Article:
Almost 30 percent of the ticks were infected with the agent of Lyme disease. One-third of these were also infected with at least one other pathogen. The agents of Lyme disease and babesiosis were found together in 7 percent of ticks.

The researchers collected thousands of blacklegged ticks from over 150 sites in Dutchess County, New York, an area with high incidence of tick-borne illnesses. They also collected ticks that had fed on different kinds of wildlife, including birds, rodents, opossums, and raccoons. Ticks acquire pathogens from feeding on infected hosts. DNA from each tick was extracted and tested for the presence of several pathogens.

“Mice and chipmunks are critical reservoirs for these two pathogens, so ticks that have fed on these animals are much more likely to be co-infected,” said Michelle Hersh, an assistant professor of biology at Sarah Lawrence College, past postdoctoral researcher at the Cary Institute, and lead author of the study.

“Mice and other small mammals are often particularly abundant in habitats that have been fragmented or degraded by human activity,” said Richard Ostfeld of the Cary Institute of Ecosystem Studies. “That means these patterns of co-infection might get worse through time as humans continue to impact forest ecosystems.”

The researchers also considered another emerging pathogen, Anaplasma phagocytophilum, the bacterium that causes anaplasmosis in humans. Fortunately, ticks were not more likely than expected to be co-infected with Anaplasma and the Lyme disease bacterium.

The researchers determined the proportion of ticks infected with each pathogen individually, then calculated the rates of co-infection expected by chance alone. Not only was co-infection with the agents of Lyme disease and babesiosis greater than expected, but rates of triple infection with the agents of Lyme, babesiosis, and anaplasmosis were about twice as likely as expected. “People in tick-infested parts of the United States such as the Northeast, Mid-Atlantic, and Upper Midwest, are vulnerable to being exposed to two or three diseases from a single tick bite,” said Keesing. “And, of course, that risk increases when they’re bitten by more than one tick.”

 

 

 

 

Quit Bugging Me!

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Tips on Coping with Bug Bites this Summer

Warmer weather has folks venturing outdoors, and while the risk of running into a snake, bear or other menacing animal exists, the critters far more likely to be encountered in the great outdoors are ticks, mosquitoes and other insects.

A lot of bugs pack a powerful bite or sting.

Janyce Sanford, M.D., chair of the University of Alabama at Birmingham Department of Emergency Medicine, recommends an insect repellant with DEET, along with long pants and long-sleeved shirts, as the best way to ward off most pesky insects. DEET with a concentration of 10 to 30 percent is approved for use on children ages 2 months and older. Ten percent DEET will last about two hours, and 24 percent DEET lasts around five hours.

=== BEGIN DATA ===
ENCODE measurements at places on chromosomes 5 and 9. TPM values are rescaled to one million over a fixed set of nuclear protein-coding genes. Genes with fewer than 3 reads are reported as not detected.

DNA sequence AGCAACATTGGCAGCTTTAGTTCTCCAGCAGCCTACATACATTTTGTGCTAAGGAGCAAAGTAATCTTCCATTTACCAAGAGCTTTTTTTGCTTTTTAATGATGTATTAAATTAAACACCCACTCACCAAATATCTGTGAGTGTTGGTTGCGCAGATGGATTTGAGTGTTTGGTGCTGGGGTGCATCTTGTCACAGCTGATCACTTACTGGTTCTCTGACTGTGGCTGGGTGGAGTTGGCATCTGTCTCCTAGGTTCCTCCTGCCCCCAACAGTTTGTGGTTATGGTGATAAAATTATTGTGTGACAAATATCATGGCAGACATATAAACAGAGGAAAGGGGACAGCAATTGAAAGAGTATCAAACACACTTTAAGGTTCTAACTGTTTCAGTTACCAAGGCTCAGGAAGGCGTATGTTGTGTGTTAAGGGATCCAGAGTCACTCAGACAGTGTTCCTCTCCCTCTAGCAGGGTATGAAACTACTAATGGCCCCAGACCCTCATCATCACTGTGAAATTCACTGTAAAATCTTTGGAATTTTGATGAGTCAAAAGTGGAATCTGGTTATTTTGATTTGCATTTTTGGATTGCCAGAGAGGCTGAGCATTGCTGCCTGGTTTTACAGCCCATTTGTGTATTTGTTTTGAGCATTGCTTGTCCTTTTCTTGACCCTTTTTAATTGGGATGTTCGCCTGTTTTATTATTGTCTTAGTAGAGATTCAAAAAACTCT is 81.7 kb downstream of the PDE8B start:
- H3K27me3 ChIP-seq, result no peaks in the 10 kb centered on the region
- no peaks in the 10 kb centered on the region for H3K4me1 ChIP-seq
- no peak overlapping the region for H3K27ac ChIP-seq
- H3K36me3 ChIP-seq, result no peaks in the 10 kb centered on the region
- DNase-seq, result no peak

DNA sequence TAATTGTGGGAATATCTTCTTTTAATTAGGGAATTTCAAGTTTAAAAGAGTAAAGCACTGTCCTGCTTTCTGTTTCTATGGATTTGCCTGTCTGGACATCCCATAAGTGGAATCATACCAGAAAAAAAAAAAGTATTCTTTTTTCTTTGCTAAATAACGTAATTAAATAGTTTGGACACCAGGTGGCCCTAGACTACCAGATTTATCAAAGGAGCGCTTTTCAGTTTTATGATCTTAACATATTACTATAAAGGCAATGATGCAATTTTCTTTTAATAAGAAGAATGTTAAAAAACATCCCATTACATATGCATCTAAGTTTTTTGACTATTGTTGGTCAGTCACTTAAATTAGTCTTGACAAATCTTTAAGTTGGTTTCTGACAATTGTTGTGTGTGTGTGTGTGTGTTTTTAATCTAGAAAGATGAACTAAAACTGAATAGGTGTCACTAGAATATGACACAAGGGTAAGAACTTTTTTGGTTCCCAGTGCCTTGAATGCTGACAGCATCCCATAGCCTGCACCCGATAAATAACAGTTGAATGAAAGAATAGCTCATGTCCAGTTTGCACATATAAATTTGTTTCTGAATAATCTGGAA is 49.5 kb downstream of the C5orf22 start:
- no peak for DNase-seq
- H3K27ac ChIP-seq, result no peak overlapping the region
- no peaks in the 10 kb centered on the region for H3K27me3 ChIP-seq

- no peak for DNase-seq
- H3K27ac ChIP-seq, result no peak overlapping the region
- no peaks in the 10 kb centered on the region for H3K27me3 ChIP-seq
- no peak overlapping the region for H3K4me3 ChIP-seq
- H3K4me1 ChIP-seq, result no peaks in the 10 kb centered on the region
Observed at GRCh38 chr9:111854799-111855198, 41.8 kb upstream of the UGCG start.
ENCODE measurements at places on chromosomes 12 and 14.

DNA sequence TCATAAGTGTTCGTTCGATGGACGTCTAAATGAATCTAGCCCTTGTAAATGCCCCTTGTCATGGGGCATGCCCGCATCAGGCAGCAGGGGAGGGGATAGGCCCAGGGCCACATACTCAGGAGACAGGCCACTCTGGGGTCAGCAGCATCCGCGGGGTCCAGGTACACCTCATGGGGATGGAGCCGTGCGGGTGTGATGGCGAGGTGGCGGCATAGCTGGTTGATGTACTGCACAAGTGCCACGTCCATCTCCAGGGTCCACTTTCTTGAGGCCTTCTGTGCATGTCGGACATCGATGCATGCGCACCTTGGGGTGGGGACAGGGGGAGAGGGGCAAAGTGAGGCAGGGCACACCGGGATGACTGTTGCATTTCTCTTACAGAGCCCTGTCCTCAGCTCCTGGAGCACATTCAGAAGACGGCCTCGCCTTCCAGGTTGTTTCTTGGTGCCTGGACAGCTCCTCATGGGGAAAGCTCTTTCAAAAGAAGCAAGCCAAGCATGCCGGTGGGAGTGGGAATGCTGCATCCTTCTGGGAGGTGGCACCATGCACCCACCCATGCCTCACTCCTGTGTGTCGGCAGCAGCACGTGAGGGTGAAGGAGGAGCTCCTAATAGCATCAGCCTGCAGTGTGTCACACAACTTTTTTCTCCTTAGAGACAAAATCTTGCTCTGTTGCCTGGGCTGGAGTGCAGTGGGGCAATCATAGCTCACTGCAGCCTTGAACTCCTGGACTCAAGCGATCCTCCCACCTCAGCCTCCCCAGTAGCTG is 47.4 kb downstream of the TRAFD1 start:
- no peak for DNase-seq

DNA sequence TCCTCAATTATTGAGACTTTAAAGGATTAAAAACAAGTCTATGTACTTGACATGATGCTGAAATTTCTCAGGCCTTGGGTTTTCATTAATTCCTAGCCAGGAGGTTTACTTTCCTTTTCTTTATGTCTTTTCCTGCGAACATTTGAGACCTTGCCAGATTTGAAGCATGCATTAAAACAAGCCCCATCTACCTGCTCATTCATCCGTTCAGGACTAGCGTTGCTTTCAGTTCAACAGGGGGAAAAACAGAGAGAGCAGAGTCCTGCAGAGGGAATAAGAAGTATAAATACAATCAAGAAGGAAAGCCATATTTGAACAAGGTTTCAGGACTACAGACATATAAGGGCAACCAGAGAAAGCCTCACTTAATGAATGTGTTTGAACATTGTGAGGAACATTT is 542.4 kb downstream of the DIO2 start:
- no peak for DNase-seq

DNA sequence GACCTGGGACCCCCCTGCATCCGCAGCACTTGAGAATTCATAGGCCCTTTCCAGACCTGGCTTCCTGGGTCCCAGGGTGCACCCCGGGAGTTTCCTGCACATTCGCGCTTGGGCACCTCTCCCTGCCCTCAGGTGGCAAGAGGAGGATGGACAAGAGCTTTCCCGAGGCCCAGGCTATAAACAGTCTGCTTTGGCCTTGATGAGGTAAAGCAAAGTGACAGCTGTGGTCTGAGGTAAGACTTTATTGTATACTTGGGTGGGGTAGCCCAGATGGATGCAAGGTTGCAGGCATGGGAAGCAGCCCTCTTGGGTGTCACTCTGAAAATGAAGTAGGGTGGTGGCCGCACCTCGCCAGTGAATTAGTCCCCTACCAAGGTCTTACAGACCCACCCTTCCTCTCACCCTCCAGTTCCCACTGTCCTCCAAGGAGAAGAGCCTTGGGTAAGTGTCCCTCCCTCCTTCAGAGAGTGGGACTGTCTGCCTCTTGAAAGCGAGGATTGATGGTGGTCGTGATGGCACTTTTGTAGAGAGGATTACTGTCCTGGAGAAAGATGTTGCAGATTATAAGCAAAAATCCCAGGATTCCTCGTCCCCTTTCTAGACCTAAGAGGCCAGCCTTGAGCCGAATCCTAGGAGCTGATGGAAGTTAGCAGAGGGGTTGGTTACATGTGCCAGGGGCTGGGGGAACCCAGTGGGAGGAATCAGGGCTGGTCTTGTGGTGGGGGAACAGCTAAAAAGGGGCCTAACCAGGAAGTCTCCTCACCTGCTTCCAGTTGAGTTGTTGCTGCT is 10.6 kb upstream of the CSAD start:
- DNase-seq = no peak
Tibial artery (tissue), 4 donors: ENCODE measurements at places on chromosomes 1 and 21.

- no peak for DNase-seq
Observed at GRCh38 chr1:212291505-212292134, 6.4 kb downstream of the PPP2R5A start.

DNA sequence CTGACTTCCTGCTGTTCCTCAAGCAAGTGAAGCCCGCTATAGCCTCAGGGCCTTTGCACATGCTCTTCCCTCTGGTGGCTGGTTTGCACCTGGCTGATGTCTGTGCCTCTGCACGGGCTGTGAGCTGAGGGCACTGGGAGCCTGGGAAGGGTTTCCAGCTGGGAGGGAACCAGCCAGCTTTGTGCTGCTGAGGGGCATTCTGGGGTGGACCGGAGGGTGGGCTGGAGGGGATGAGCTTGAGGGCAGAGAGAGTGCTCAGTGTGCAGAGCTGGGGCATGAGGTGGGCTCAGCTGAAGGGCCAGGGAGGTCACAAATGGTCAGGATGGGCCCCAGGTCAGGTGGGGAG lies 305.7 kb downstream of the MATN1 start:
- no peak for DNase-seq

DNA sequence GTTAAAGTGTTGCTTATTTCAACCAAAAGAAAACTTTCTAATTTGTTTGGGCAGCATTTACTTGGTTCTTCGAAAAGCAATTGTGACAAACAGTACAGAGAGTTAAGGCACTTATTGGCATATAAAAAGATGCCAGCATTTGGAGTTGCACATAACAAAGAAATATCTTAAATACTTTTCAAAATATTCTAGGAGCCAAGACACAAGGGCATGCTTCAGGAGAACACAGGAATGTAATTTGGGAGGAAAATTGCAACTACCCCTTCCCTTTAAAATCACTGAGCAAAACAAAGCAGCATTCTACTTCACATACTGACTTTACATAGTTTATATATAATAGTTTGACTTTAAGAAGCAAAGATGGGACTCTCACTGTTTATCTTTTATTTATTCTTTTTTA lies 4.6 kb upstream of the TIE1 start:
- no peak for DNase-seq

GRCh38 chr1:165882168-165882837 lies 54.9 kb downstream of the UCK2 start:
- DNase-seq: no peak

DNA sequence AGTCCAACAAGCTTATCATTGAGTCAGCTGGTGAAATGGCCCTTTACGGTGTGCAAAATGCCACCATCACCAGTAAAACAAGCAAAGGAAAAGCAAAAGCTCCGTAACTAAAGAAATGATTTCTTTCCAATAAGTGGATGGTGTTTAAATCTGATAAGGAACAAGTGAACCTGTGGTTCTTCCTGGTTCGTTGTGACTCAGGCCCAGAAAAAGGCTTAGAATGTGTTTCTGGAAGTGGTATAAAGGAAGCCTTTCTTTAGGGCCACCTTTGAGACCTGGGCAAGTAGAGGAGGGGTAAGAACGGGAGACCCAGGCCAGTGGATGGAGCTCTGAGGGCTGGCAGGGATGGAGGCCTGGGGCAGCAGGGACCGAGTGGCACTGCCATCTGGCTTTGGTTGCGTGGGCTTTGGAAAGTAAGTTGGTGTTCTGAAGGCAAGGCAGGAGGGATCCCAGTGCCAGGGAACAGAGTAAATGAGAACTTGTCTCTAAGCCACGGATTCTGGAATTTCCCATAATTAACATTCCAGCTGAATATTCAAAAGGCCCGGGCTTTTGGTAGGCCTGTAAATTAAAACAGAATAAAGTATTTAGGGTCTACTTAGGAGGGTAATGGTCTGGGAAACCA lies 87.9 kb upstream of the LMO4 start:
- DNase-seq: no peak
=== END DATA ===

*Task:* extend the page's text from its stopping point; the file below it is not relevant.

Ticks in Alabama are known to carry the bacterium that causes Rocky Mountain spotted fever; but the likelihood of getting Lyme disease from a local tick bite is low in this region, according to Sanford. Rocky Mountain spotted fever is characterized by a flulike illness, followed by a red, raised rash on the wrists or ankles. The best way to remove a tick, says Sanford, is to use tweezers and pull straight up in an easy motion.

“One of the biggest outdoor risks is bee or wasp stings, especially for those with severe allergic reactions,” Sanford said. “A severe allergic reaction, known as anaphylaxis, can be fatal.”

She recommends carrying an epinephrine auto-injector, commonly known as an EpiPen, when camping or hiking, especially if anyone in the group has ever reacted badly to previous stings. EpiPens require a prescription from a physician and can be purchased at a drugstore.

Sanford says a good first-aid kit is a must for anyone planning on spending time outdoors. Ready-made kits are available at outdoor stores, or they can be assembled from materials on hand. Include assorted bandages and basic medicines such as Tylenol, Benadryl and aspirin. Albuterol will help those with group members who have asthma or COPD. Include a 1 percent hydrocortisone anti-itch cream, foldable splints, alcohol wipes and cleaning agents.

Sanford advises planning before heading to the woods or mountains. Research the destination, and know what to expect. Be aware of the strengths and weaknesses of your group. Who has allergies? Who knows CPR? Are there any special needs to be considered?

Proper clothing, rain gear, plenty of water and emergency food supplies will help keep an unexpected event from turning your outdoor vacation into a hospital visit.

“Common sense and a little thought before you venture out will help make your outdoor adventure one to remember fondly,” said Sanford.


Story Source:

The above story is based on materials provided by University of Alabama at Birmingham. The original article was written by Bob Shepard. Note: Materials may be edited for content and length.

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Body Ecology is a leader in Fermented Food and Nutrition with a heavy emphasis on Digestive Health

CocoBiotic 1250mL

As most people with Lyme disease know,  75-80% of our immune system lives in the digestive tract.  Digestive health is also tied to the endocrine, circulatory and central nervous systems.  We also know that taking antibiotics wipes out the bad and good bacteria that is needed for healthy digestive function.  This is why we take Probiotics.  It is difficult to know which ones to take, how many strains we need and how many capsules or tablets to take.  Most people with Lyme disease  suffer with compromised digestive health, endocrine health, circulatory health and central nervous health.   In my opinion, working on digestive health is a must.

Body Ecology offers a Super-Healthy & Delicious Probiotic & Prebiotic Fermented Liquid from Young Coconuts called CocoBiotic that will:

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This premier beverage in the Body Ecology Probiotic line CocoBiotic combines the best of both worlds. A naturally-fermented drink made from wild-crafted, young green coconuts… plus a savvy blend of synergistic Probiotics.
The gut-friendly bacteria and yeasts in this delicious beverage are derived entirely from nature… from organically-certified plant sources. CocoBiotic is created from wild-crafted young Thai coconut and utilizes Grainfields proprietary FermFlora natural organic fermentation process.

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CocoBiotic

CocoBiotic 1250mL